You’ve come to the right blog if you’re interested in learning more about researcher lives and cultures, how to navigate grants-speak and build your research track-record, and becoming part of an international community of scholars and research professionals.
The Research Whisperer is dedicated to the topic of doing research in academia. We’re here to help and encourage.
- We are not a ‘how to’ guide to doing research, but we do share strategies and practical tips and techniques that work for us.
- We don’t just talk about funding. Being a successful researcher involves much more than that, and calls on a wide range of knowledge and skills. Who you are as a scholar is a complex thing.
- We want to stimulate conversations, so our posts will be opinionated, hopefully constructive, and occasionally exploratory.
We expect that a fair number of our posts will be driven by your questions and interests, so please feel free to get in touch with us through one of the ways listed on our Contact page.
Since the Research Whisperer started in 2011, Tseen and Jonathan have written regularly for the blog. For years now, we’ve also worked with guest authors from all over the world. We actively solicit content for the blog from our wonderful collegial networks. We also consider unsolicited submissions.
Comments policy: We review comments before publication and your first comment on the blog will be held for approval (subsequent comments will not be held up). We seek to promote a collegial and supportive atmosphere. We will delete comments that we judge are not constructive or come across as aggressive or hostile.
help us help you
We receive a fair number of requests these days and it’s always great to hear from you, especially when you’re excited about sharing new projects and ideas. Here are a few points to consider if you’re asking us to help you with something:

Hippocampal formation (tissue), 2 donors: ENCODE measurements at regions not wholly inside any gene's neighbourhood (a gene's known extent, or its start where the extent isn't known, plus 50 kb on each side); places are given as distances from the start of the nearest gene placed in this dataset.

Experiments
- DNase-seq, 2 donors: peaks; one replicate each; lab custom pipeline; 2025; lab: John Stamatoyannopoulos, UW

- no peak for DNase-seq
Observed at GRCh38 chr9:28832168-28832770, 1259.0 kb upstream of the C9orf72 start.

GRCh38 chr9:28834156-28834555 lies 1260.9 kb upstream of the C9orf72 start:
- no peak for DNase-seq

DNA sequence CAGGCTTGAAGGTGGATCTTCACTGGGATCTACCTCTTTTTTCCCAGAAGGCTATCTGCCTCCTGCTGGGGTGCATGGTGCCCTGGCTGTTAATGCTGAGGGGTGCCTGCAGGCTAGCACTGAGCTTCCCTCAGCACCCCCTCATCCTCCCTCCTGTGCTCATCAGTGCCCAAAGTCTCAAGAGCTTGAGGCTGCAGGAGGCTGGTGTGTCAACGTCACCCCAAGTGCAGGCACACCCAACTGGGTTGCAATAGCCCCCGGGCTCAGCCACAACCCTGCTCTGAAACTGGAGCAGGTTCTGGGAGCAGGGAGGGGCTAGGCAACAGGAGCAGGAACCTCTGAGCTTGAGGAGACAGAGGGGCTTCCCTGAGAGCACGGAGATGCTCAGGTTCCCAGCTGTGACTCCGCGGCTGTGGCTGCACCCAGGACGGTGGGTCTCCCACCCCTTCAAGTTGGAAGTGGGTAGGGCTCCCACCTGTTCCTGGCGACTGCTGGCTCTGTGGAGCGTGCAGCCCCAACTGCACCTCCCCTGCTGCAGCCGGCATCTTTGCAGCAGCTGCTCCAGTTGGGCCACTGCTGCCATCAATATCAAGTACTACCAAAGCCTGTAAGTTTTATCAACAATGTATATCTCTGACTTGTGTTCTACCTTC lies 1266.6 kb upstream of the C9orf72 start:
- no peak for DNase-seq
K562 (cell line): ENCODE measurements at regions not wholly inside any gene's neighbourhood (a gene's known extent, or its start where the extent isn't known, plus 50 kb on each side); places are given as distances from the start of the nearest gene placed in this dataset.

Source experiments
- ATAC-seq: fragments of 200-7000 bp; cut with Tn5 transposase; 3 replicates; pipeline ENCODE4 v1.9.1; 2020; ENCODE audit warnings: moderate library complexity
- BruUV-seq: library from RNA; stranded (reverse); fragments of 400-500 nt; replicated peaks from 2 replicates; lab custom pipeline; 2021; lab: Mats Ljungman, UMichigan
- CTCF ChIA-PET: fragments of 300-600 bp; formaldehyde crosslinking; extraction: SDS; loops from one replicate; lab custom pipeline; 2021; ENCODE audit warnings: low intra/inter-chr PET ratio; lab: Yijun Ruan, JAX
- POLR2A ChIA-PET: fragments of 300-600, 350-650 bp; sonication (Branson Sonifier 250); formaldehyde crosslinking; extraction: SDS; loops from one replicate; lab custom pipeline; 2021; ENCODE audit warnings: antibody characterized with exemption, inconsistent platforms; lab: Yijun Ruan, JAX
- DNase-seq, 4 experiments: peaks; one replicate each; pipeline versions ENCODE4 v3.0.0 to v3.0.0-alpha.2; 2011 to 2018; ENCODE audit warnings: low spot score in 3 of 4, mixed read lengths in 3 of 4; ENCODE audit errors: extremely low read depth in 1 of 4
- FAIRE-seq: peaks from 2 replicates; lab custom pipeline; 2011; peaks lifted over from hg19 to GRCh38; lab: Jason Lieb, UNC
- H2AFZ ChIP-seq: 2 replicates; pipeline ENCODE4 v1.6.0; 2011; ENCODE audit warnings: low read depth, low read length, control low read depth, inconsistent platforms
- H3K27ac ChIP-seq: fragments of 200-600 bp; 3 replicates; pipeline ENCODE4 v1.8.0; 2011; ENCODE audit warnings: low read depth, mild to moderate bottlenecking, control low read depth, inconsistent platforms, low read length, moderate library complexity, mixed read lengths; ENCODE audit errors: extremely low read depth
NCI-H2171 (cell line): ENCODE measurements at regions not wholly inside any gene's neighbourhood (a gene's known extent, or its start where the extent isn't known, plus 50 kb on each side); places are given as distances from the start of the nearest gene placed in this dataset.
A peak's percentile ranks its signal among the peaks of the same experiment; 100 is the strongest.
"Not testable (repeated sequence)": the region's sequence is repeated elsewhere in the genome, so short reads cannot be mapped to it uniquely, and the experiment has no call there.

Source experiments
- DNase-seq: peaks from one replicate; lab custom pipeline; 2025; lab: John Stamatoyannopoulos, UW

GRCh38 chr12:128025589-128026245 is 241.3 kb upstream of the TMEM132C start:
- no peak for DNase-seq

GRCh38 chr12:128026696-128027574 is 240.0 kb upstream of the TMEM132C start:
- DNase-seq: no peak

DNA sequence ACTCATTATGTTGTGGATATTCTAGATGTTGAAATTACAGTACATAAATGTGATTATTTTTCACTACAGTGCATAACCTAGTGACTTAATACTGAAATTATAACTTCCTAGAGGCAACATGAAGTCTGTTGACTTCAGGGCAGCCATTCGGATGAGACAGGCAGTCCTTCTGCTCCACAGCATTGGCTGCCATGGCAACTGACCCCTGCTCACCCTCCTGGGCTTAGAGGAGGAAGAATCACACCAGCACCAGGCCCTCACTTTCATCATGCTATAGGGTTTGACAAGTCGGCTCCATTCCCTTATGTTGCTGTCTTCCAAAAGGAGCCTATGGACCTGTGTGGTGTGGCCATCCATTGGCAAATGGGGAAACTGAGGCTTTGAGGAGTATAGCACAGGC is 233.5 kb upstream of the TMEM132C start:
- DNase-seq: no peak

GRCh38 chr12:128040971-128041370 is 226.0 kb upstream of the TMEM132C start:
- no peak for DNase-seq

- We both have full-time jobs that are not Research Whisperer.
- Research Whisperer is a non-profit intiative. We do not accept sponsored posts for the blog or our social media channels.
- We do not do reviews. If you send us books or resource links, we may read and comment about them on our social channels. Or we may not because we’re fully committed to other things (it’s not malice, it’s just lack of time).
- We’re more likely to help if you have done your homework and understand who we are, what our community is like, and what interests us (hint: check out what stuff we share on the socials and publish on the blog).
- These posts are very useful if you want to make sure your requests/invitations get a good reception:
- How to get the best from a busy person (Helen Kara)
- The art of the ‘cold call’ email (Inger Mewburn / Thesis Whisperer)
- Asking to share (Tseen Khoo, Research Whisperer)
- The care in requests (Narelle Lemon, Wellbeing Whisperer)
Want to use our material?
You are free to reproduce any posts from the Research Whisperer through the Creative Commons “Attribution-non commercial-sharealike” license. We would like to know how you are using our material, just out of interest, so feel free to drop us a line or include the link in the comments section attached to the feedback page.